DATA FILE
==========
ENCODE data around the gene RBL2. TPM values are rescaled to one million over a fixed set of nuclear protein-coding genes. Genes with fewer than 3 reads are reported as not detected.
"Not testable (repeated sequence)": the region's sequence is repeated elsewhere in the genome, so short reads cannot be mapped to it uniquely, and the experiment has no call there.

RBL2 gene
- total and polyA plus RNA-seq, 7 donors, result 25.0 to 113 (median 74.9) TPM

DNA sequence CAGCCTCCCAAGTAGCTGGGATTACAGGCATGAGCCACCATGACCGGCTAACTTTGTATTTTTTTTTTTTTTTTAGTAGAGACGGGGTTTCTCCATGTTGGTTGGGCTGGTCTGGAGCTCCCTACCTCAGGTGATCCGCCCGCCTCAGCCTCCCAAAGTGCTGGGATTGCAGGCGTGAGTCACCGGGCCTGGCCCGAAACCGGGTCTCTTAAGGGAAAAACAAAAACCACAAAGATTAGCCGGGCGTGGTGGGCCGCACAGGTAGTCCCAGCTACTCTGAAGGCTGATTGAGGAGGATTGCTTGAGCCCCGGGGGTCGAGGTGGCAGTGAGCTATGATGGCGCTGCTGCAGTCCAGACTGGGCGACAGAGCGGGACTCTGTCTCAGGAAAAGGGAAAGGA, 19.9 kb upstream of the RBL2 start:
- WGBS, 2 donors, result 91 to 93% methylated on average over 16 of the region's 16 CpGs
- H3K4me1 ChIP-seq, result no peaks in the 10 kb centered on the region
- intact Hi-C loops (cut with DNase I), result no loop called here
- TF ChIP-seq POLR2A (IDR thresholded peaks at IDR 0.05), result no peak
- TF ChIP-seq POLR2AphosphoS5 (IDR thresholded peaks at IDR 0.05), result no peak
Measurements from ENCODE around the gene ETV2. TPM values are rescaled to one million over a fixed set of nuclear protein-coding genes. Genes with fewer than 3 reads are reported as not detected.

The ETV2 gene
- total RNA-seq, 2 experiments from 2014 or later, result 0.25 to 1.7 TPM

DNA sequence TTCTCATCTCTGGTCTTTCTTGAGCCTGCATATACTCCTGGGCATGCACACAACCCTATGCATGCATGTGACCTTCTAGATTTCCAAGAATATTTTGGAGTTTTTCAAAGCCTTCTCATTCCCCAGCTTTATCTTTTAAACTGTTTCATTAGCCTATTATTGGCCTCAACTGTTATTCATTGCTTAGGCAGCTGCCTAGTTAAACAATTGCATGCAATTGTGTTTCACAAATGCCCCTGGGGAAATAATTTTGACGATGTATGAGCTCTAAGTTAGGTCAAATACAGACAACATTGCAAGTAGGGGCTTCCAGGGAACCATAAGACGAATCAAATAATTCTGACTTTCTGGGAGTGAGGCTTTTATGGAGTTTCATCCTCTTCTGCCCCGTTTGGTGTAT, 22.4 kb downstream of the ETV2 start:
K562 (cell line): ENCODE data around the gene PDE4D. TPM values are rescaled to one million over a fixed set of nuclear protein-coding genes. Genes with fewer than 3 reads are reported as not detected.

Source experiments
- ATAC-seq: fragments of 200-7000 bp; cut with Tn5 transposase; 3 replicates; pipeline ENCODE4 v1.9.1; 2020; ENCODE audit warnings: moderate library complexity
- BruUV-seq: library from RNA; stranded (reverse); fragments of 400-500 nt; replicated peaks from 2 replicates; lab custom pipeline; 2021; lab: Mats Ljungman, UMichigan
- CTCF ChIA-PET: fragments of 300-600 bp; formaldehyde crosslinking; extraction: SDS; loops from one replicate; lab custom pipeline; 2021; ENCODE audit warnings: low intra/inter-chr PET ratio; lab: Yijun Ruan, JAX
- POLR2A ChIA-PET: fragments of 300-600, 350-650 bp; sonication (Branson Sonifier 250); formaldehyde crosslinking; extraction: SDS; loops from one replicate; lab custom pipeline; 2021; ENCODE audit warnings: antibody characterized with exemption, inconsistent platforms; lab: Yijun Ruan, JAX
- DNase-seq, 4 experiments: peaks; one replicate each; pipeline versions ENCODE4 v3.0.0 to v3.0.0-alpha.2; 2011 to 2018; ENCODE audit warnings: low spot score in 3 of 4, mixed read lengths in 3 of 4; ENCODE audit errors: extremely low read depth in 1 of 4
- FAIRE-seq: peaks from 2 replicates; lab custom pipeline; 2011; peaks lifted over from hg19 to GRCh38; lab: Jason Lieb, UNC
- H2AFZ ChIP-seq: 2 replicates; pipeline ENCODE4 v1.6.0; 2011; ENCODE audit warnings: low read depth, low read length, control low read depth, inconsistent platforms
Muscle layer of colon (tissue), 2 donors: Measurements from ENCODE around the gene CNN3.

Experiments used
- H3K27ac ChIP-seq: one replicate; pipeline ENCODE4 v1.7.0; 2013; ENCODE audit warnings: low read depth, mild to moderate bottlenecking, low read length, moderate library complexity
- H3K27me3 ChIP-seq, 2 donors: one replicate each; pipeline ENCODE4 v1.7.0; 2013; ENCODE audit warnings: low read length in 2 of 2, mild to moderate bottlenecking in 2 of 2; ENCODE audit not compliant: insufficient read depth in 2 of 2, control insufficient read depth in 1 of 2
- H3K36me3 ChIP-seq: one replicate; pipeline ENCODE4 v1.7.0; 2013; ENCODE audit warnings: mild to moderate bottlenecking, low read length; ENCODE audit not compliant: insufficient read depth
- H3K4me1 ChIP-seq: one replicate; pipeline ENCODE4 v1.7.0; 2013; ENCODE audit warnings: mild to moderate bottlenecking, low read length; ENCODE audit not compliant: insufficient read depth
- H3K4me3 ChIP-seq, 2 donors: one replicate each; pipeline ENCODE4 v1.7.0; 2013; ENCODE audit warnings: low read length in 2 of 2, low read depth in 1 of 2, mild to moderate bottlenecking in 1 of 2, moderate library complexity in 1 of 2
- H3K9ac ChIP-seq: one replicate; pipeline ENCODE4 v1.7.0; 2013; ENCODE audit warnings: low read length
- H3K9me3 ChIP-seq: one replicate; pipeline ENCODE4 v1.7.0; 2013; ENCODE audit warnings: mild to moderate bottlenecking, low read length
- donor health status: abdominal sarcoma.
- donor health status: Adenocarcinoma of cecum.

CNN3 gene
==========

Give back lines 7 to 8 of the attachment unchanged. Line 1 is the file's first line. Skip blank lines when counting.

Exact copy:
- H3K4me1 ChIP-seq, result no peaks in the 10 kb centered on the region
- intact Hi-C loops (cut with DNase I), result no loop called here